The number of people using food banks in the UK has risen by seven per cent in the last year, according to new data from the country’s biggest provider, offering a stark indication that food poverty is continuing to rise across the country.
The Trussell Trust’s Foodbank Network, an anti-poverty charity that runs more than 420 food banks across the UK, said the alarming rise was largely due to “significant problems” with the roll-out of the new Universal Credit system for administering benefits that was introduced last year.
According to the data, the charity provided 1,182,954 three-day emergency food supplies to people in crisis between April 2016 and March 2017, compared with 1,109,309 the previous year, a report by the charity has revealed. Of these, 436,000 went to children.
The report, Early Warnings: Universal Credit and Foodbanks, highlights that although the introduction of Universal Credit has been piecemeal so far, food banks in areas of partial or full roll-out are reporting significant problems with its impact.
This is shown by the fact that food banks in areas of full Universal Credit roll-out to single people, couples and families, have seen a 17 per cent average increase in referrals for emergency food in the past year – more than double the national average of seven per cent.
Benefit delays and changes remained the biggest cause of referral to a food bank, accounting for 43 per cent of all referrals, a rise on last year’s 42 per cent, according to the report. The proportion of referrals due to low income meanwhile increased from 23 per cent to 26 per cent.
The effect of a six-week waiting period for a first Universal Credit payment can be serious, leading to food bank referrals, debt, mental-health issues, rent arrears, and eviction, the charity warned. It added that these effects can last even after people receive their Universal Credit payments, as bills and debts pile up.
The report also found that people in insecure or seasonal work are particularly affected, suggesting the work incentives in Universal Credit are not yet helping everyone. Navigating the online system was also found to be difficult for people struggling with computers or unable to afford telephone helplines, with the system at times not registering people’s claims correctly and invalidating them.
In light of the findings, Adrian Curtis, director of the Foodbank Network at the Trussell Trust, told The Independent: “What people being referred to food banks are telling us is that it’s primarily because of the six-week delay between the Universal Credit going in and the first payment being received by that person.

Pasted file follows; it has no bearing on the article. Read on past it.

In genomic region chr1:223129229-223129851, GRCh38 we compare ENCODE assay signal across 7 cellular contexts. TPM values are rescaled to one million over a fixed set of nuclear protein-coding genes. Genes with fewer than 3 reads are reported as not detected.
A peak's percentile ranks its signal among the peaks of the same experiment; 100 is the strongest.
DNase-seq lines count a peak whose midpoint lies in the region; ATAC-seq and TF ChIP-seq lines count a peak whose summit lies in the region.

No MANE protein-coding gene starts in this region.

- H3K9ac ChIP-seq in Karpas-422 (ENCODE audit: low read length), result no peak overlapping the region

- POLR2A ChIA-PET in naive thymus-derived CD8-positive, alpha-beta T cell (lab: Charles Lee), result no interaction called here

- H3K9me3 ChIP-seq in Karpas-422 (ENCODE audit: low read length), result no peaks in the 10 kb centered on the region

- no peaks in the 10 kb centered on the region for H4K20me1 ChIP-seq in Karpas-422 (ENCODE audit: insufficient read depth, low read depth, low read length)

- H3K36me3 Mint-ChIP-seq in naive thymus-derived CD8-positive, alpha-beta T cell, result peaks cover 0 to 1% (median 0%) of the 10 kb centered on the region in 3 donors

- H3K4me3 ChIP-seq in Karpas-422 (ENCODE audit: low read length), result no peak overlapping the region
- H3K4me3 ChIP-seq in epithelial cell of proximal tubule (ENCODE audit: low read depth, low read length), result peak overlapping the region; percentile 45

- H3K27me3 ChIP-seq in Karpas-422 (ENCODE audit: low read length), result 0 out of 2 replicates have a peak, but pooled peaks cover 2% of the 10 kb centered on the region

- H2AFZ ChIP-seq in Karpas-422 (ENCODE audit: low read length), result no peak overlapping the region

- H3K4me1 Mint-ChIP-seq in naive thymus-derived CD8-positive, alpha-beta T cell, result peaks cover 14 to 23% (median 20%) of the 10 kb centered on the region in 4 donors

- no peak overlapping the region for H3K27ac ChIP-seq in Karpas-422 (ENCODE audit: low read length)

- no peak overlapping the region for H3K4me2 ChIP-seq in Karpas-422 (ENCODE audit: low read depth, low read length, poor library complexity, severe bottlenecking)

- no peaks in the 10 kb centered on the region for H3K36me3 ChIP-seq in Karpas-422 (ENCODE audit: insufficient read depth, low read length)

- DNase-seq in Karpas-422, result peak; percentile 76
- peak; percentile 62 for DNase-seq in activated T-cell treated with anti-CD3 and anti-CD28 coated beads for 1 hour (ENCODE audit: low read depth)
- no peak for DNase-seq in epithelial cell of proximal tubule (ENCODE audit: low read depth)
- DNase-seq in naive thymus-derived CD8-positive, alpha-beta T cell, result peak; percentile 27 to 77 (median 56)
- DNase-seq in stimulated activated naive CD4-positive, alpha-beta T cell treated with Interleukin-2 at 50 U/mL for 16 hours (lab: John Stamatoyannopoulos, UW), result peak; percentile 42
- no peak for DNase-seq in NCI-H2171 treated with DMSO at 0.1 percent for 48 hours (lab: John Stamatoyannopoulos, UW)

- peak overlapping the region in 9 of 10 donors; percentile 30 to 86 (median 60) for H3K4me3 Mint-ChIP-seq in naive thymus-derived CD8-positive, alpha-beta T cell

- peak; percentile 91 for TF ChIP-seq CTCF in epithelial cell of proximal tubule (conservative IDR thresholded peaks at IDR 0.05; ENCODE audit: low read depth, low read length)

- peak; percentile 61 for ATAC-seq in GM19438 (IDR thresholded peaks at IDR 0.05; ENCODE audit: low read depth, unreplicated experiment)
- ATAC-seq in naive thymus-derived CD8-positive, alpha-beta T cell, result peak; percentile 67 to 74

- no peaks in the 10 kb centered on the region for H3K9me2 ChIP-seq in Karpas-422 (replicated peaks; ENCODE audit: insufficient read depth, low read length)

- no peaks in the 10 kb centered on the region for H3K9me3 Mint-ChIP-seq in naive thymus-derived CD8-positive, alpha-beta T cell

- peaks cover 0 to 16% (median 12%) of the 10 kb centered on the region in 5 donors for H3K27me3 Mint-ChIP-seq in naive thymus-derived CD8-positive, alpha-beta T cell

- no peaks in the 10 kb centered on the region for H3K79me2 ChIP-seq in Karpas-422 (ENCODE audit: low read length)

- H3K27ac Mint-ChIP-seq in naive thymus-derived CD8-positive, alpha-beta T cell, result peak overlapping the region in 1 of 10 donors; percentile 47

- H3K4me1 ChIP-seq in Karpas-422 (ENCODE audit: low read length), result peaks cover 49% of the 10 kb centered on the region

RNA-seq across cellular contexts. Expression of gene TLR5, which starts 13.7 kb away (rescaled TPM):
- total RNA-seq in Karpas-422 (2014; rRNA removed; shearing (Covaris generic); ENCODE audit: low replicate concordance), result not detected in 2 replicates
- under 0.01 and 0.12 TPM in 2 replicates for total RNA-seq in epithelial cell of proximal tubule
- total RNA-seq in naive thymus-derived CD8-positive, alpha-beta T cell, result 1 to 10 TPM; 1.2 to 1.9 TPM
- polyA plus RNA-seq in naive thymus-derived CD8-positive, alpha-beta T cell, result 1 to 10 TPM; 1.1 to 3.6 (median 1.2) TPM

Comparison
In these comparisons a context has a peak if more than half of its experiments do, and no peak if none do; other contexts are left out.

“What very often happens is during that time people will go into debt in order to pay their household bills during the six weeks. The effects of that debt on the family’s finances can be a lot longer than the six weeks itself.
“The findings shock us every year. There are just shy of 1.3 million three-day food supplies needed by people in short-term crisis. That certainly shouldn’t be the case.
“We try very hard, along with other services to empower people to address some of the issues behind their crisis to the best of our ability by providing housing advice and debt advice within the food bank centres, but it takes for politicians across the political spectrum to play their part to and develop a robust and effective benefit system that works well for people who need to use it.”
In light of the new findings, the Trussell Trust has recommended a reduction of the six-week waiting period for Universal Credit, which it said would make a significant difference to people’s ability to cope with no income.
The charity also called for more flexibility in the administration of Universal Credit in order to support people moving onto the new system, such as more help for people applying online who are unfamiliar with digital technology, and support to improve people’s ability to move into work and stay in work.
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David McAuley, chief executive of the Trussell Trust, said: “The move to simplify an often complex welfare system is a welcome one but any large reform can have unforeseen consequences. Food banks see first-hand how changes to the welfare system affect people on the ground, and so can offer an early warning to decision-makers.
“We are sharing our early observations with the Department for Work and Pensions to ensure any adverse side effects Universal Credit can have on people are addressed before full roll-out is completed.
“We hope our insights can inform efforts to make sure the values on which Universal Credit is built are delivered in practice. To stop UK hunger we must make sure the welfare system really does work for everyone.”
The Trussell Trust is calling for help from the public to make sure people in crisis get the support they need, which can be done via their websiteReuse content